Good Eats!

We have eaten really well this week. Lots of good, local eats.

Tuesday night I decided we needed a good meal to make up for the fact that one of my favorite bands was playing in Cleveland but we weren’t going to the show. Instead of seeing Built To Spill live in all their glory I danced around my kitchen with ‘There’s Nothing Wrong With Love‘ on full blast and whipped up some seared venison medallions with a pan sauce, braised leeks, braised rapini, and a baked potato.

First up, the rapini. Rapini, or broccoli rabe, is delicious. We love greens in our house and rapini is a favorite. And lucky for me Breezy Hill Farm grows it in high tunnels and they’ll have it all winter at the farmers’ market. Woot!

Rapini from start to finish

rapini_starttofinishRapini can be a little bitter so to combat that I blanch it in boiling water for just 3 minutes. Then I use tongs to move the rapini to a large bowl of ice water to shock it. Once totally cool I drain it, squeeze out the extra water, and then roughly chop it. I sauteed some onions in a couple of teaspoons of coconut oil and then I added the chopped rapini, the juice & zest of one lemon, 1/4 cup chicken stock, salt, and some red pepper flakes.

This doesn’t take long at all – ten minutes or so.

Leeks. I loooooooooove leeks. We had them last week and I needed them again. Luckily Breakneck Ami came through for me and I snagged her last 6 leeks at the farmers’ market. I braised them again. They were freakin’ awesome.


Vension. I love it. Some people are weirded out by it and I in turn am weirded out by those people because I don’t think they know what’s good.

A week or two ago Mike’s dad got a doe on his back property. And because he is a kick ass dad and father-in-law he gave us the best part – the backstrap (aka the tenderloin). And he gave it to us sliced into nice little medallions.

Like any really good cut of meat you do not need to do much to venison backstrap.

I heated up some oil in a skillet, seasoned the medallions with salt and pepper and seared them for a just a couple of minutes per side. Then I let them rest on a plate under foil while I made a quick pan sauce. I heated the pan back up and threw in some finely diced onion. Cooked just a minute or two and then added some chicken stock and reduced it by half.

It’s no Built To Spill but at least we ate good.

photo 7

Wednesday the good eats continued. It all started with some killer veggies.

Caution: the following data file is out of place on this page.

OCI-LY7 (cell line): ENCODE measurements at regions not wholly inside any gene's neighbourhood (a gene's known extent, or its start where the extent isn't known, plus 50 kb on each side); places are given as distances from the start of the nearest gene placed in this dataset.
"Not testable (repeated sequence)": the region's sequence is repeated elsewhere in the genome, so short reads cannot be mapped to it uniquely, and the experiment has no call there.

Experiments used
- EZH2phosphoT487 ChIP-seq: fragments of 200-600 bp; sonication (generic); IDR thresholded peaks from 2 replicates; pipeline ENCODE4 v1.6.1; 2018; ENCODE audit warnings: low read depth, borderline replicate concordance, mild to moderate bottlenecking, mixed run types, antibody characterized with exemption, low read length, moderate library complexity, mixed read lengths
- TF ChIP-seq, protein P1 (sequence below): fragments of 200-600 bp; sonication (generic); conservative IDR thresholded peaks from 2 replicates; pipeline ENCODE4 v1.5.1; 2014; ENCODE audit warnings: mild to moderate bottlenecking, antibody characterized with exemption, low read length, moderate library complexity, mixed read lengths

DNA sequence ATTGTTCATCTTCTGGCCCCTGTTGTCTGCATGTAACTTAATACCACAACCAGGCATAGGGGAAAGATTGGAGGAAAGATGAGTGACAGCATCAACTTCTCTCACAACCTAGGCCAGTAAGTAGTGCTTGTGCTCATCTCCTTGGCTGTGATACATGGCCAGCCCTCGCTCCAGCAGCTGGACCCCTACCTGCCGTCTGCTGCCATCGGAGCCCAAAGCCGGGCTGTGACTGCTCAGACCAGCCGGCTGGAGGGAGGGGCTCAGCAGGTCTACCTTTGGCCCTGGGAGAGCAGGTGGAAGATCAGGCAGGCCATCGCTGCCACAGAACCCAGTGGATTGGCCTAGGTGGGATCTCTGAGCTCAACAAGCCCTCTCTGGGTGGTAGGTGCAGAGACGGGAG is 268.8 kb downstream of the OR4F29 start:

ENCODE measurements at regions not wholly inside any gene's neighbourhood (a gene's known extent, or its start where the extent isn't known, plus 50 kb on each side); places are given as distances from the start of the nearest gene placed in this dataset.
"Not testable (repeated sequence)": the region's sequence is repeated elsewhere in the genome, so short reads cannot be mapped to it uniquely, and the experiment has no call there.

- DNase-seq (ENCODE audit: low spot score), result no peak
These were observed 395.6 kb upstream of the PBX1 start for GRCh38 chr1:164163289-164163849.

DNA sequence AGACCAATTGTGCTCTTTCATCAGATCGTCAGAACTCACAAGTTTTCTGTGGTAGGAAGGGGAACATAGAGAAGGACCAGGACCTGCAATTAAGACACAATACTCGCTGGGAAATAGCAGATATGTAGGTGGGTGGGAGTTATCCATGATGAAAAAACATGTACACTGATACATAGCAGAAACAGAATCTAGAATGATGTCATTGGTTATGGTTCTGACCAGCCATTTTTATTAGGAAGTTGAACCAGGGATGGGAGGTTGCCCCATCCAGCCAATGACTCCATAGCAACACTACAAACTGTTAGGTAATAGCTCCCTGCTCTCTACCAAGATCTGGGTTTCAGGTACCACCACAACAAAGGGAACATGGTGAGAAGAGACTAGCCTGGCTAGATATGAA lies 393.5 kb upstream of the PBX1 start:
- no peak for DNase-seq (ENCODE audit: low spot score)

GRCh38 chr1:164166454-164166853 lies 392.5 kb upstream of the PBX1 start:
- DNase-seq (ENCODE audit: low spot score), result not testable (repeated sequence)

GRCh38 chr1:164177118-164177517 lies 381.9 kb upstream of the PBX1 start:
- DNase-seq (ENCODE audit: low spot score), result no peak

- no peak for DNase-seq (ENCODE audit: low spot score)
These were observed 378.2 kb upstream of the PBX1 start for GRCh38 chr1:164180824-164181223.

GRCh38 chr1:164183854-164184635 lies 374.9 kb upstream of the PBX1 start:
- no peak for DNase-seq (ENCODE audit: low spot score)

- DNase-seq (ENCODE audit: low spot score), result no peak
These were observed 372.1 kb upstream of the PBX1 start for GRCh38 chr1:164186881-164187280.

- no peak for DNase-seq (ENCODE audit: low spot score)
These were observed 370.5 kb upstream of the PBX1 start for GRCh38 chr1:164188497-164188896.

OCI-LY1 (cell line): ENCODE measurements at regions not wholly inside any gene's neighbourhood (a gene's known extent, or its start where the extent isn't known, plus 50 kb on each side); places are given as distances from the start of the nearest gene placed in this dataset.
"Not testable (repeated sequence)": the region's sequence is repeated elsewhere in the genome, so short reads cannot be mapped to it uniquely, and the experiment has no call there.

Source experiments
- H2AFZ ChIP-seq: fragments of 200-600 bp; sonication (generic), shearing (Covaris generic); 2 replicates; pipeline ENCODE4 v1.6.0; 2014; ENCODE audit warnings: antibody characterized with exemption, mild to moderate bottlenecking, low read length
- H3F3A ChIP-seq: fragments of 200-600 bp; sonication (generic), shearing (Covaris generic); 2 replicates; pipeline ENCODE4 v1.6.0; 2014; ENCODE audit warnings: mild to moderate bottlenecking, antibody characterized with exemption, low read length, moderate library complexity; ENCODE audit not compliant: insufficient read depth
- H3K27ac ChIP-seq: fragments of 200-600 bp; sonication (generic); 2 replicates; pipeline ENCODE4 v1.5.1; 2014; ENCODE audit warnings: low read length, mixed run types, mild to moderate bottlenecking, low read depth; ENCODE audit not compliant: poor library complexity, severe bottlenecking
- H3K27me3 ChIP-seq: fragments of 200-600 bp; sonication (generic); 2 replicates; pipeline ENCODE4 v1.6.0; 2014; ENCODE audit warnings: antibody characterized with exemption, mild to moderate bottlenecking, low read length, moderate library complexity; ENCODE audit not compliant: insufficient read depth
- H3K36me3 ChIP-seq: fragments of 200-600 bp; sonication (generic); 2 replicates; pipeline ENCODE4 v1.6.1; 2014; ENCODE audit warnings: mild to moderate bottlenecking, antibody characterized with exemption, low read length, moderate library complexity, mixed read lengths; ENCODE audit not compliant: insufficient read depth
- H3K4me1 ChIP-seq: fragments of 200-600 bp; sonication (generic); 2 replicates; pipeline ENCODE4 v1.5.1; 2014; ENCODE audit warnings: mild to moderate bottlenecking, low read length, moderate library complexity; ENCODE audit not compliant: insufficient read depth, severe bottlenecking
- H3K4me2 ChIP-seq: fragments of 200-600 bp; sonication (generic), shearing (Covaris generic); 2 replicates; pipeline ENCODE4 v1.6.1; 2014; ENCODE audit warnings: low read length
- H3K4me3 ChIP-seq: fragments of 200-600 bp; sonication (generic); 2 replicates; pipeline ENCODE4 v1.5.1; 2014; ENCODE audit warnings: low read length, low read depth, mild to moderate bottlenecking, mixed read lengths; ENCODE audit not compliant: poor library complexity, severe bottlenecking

Turnips & brussels from Birdsong and carrots from my in-laws

photo 1I washed and chopped and tossed these with a little olive oil. Then they went into my dutch oven to make a nice little bed for the chicken.

photo 2I trussed the bird (kinda) and rubbed him down with some butter and salt and pepper. Then he got roasted.

Meanwhile I made the turnip greens. Again, we’re very big on wilted/braised/sauteed greens. And check it out – more chicken stock!

photo 4This meal was really killer. The chicken juices run down and coat the roasted veggies. It is just awesome. And super, super easy. You could also do this with chicken pieces instead of a whole bird – I would suggest thighs. I’m a thigh woman.

finishedAnd the best part about both of these meals – 100% local!

There may have been snow on the ground this week but that doesn’t mean the fresh, local eats have ended. The Kent Haymaker Farmers’ Market goes YEAR-ROUND (!!) and several of our farmer friends with high tunnels and green houses will have cold weather crops (greens!) for quite some time.

The indoor market is at the United Methodist Church in Kent every Saturday from 10am-1pm. Barton Farms & Gardens will be back for the holiday markets which are scheduled for 12/14 and 12/21.

Have a great weekend. Eat local!

About Barton Farms and Gardens

My husband and I are bringing an old family farm back to life while simultaneously working full-time jobs and raising two kids. It's a gas!
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4 Responses to Good Eats!

  1. Pingback: Sunday Funday | Barton Farms and Gardens

  2. You may do will to help you Father-in-Law next hunting season when he is carving up his next deer. The back straps come from the top side of the back along the backbone. The Tender Loins are a totaly deferent area, they are located inside the gut cavity on the underside of the back bone from about the back 1/3 between the hips and are generaly 12 inches long on a typical white tale doe.

  3. Terrance – thanks for the comment! I know we always have both cuts when we butcher (I’ve helped my husband in years past) and I guess I have been using the terms interchangeably (and incorrectly) for the two different cuts of meat.

  4. Pingback: Some recent happenings (and good eats) | Barton Farms and Gardens

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